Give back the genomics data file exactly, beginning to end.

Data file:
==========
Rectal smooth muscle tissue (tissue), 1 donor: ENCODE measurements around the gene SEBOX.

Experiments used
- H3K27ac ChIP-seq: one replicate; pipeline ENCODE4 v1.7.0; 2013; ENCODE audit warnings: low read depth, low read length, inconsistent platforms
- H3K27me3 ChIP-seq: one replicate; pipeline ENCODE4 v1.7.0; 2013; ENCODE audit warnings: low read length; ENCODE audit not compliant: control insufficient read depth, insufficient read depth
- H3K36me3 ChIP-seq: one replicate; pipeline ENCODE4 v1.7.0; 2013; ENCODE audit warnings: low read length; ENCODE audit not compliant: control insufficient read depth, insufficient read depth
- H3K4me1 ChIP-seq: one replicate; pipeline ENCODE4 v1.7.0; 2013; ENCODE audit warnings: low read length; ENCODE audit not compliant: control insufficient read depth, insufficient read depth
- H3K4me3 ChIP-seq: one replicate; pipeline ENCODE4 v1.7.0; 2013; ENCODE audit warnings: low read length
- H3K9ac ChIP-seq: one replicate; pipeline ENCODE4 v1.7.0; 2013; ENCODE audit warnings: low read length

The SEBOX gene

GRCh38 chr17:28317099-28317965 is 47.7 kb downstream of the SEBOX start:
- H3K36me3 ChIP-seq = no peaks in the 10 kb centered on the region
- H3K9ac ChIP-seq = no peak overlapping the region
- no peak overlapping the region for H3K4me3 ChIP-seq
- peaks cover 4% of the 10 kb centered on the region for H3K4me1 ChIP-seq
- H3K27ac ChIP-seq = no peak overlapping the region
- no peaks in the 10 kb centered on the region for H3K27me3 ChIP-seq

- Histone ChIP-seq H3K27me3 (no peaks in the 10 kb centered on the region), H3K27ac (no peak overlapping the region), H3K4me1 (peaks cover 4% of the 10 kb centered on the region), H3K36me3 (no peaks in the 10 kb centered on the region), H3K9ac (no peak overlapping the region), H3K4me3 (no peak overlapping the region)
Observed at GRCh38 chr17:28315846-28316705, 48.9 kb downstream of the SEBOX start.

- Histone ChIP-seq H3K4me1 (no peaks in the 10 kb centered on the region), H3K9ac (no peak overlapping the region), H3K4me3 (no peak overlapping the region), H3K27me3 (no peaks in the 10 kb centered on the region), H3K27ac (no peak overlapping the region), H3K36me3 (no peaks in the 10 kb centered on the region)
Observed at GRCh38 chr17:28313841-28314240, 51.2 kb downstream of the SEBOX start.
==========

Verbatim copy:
Rectal smooth muscle tissue (tissue), 1 donor: ENCODE measurements around the gene SEBOX.

Experiments used
- H3K27ac ChIP-seq: one replicate; pipeline ENCODE4 v1.7.0; 2013; ENCODE audit warnings: low read depth, low read length, inconsistent platforms
- H3K27me3 ChIP-seq: one replicate; pipeline ENCODE4 v1.7.0; 2013; ENCODE audit warnings: low read length; ENCODE audit not compliant: control insufficient read depth, insufficient read depth
- H3K36me3 ChIP-seq: one replicate; pipeline ENCODE4 v1.7.0; 2013; ENCODE audit warnings: low read length; ENCODE audit not compliant: control insufficient read depth, insufficient read depth
- H3K4me1 ChIP-seq: one replicate; pipeline ENCODE4 v1.7.0; 2013; ENCODE audit warnings: low read length; ENCODE audit not compliant: control insufficient read depth, insufficient read depth
- H3K4me3 ChIP-seq: one replicate; pipeline ENCODE4 v1.7.0; 2013; ENCODE audit warnings: low read length
- H3K9ac ChIP-seq: one replicate; pipeline ENCODE4 v1.7.0; 2013; ENCODE audit warnings: low read length

The SEBOX gene

GRCh38 chr17:28317099-28317965 is 47.7 kb downstream of the SEBOX start:
- H3K36me3 ChIP-seq = no peaks in the 10 kb centered on the region
- H3K9ac ChIP-seq = no peak overlapping the region
- no peak overlapping the region for H3K4me3 ChIP-seq
- peaks cover 4% of the 10 kb centered on the region for H3K4me1 ChIP-seq
- H3K27ac ChIP-seq = no peak overlapping the region
- no peaks in the 10 kb centered on the region for H3K27me3 ChIP-seq

- Histone ChIP-seq H3K27me3 (no peaks in the 10 kb centered on the region), H3K27ac (no peak overlapping the region), H3K4me1 (peaks cover 4% of the 10 kb centered on the region), H3K36me3 (no peaks in the 10 kb centered on the region), H3K9ac (no peak overlapping the region), H3K4me3 (no peak overlapping the region)
Observed at GRCh38 chr17:28315846-28316705, 48.9 kb downstream of the SEBOX start.

- Histone ChIP-seq H3K4me1 (no peaks in the 10 kb centered on the region), H3K9ac (no peak overlapping the region), H3K4me3 (no peak overlapping the region), H3K27me3 (no peaks in the 10 kb centered on the region), H3K27ac (no peak overlapping the region), H3K36me3 (no peaks in the 10 kb centered on the region)
Observed at GRCh38 chr17:28313841-28314240, 51.2 kb downstream of the SEBOX start.